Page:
Effectiveness

Opinions differ as to the efficacy of chiropractic treatment.79 Many controlled clinical studies of spinal manipulation have been conducted, but their results often disagree124 and they are typically of low methodological quality.125126 A 2011 overview of systematic reviews found that collectively, spinal manipulation failed to show it is effective for any condition.127 A 2008 critical review found that with the possible exception of back pain, chiropractic manipulation has not been shown to be effective for any medical condition.6 Health claims made by chiropractors regarding use of manipulation for pediatric health conditions are supported by only low levels of scientific evidence110128 that does not demonstrate clinically relevant benefits.129 Most research has focused on spinal manipulation in general,130 rather than solely on chiropractic manipulation.44

There is a wide range of ways to measure treatment outcomes.131 Chiropractic care, like all medical treatment, benefits from the placebo response.132 It is difficult to construct a trustworthy placebo for clinical trials of spinal manipulative therapy (SMT), as experts often disagree about whether a proposed placebo actually has no effect.133 The efficacy of maintenance care in chiropractic is unknown.134

Available evidence covers the following conditions:

  • Low back pain. A 2013 Cochrane review found that spinal manipulation therapy was no more effective than inert interventions, sham SMT or as an adjunct therapy for acute low back pain.135 The same review found that SMT appears to be no better than other recommended therapies.135 A 2012 overview of systematic reviews found that collectively, spinal manipulation failed to show it is an effective intervention for pain.136 A 2011 Cochrane review found strong evidence that suggests there is no clinically meaningful difference between spinal manipulation and other treatments for reducing pain and improving function for chronic low back pain.137 A 2010 Cochrane review found no current evidence to support or refute a clinically significant difference between the effects of combined chiropractic interventions and other interventions for chronic or mixed duration low back pain.138 A 2010 systematic review found that most studies suggest spinal manipulation achieves equivalent or superior improvement in pain and function when compared with other commonly used interventions for short, intermediate, and long-term follow-up.139 A 2008 review found strong evidence that SM is similar in effect to medical care with exercise.140 A 2008 literature synthesis found good evidence supporting SM for low back pain regardless of duration.141 Specific guidelines concerning the treatment of nonspecific (i.e., unknown cause) low back pain are inconsistent between countries.142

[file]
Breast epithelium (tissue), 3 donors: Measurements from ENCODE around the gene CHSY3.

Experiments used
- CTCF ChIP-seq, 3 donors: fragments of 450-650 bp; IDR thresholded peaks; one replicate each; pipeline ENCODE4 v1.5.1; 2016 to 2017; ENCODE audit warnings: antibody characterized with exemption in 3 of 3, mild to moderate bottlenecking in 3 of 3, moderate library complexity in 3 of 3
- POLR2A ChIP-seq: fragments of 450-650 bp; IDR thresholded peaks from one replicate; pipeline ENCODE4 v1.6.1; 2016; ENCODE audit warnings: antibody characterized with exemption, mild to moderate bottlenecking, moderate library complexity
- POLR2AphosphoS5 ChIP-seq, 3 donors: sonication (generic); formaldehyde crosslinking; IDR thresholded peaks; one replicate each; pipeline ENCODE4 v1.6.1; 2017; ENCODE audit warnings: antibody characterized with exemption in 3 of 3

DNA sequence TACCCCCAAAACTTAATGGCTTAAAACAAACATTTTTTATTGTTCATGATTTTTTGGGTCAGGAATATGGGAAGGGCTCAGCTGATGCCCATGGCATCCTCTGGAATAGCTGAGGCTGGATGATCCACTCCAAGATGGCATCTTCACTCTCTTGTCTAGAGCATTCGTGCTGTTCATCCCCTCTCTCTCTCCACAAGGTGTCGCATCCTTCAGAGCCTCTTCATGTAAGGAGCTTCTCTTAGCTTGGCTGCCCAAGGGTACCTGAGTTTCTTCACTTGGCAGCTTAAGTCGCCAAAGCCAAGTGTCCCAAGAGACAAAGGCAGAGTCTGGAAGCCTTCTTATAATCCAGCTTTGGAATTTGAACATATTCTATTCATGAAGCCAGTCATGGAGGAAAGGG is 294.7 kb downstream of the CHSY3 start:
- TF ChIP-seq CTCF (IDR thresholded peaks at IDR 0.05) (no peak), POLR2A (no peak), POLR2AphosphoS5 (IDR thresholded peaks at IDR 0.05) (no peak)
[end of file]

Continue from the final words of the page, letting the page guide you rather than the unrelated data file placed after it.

• Radiculopathy. A 2013 systematic review and meta-analysis found a statistically significant improvement in overall recovery from sciatica following spinal manipulation, when compared to usual care, and suggested that spine manipulation may be considered.143 There is moderate quality evidence to support the use of spinal manipulation for the treatment of acute lumbar radiculopathy144 and acute lumbar disc herniation with associated radiculopathy.145 The evidence for chronic lumbar spine-related extremity symptoms and cervical spine-related extremity symptoms of any duration is low or very low and no evidence exists for the treatment of thoracic radiculopathy.144
  • Whiplash and other neck pain. There is no consensus on the effectiveness of manual therapies for neck pain.146 Systematic reviews have concluded that thoracic spine manipulation may provide short-term improvement in patients with acute or subacute mechanical neck pain; although the body of literature is still weak.147148 A 2010 Cochrane review found low evidence that manipulation was more effective than a control for neck pain, and moderate evidence that cervical manipulation and mobilisation produced similar effects on pain, function and patient satisfaction.149 A 2010 systematic review found low level evidence that suggests chiropractic care improves cervical range of motion and pain in the management of whiplash.150 A 2009 systematic review of controlled clinical trials found no evidence that chiropractic spinal manipulation is effective for whiplash injury.151 A 2008 review found evidence that suggests that manual therapy and exercise are more effective than alternative strategies for patients with neck pain.152 A 2007 review found that spinal manipulation and mobilization are effective for neck pain.146 A 2005 review found consistent evidence supporting spinal mobilization for acute whiplash, and limited evidence supporting spinal manipulation for whiplash.153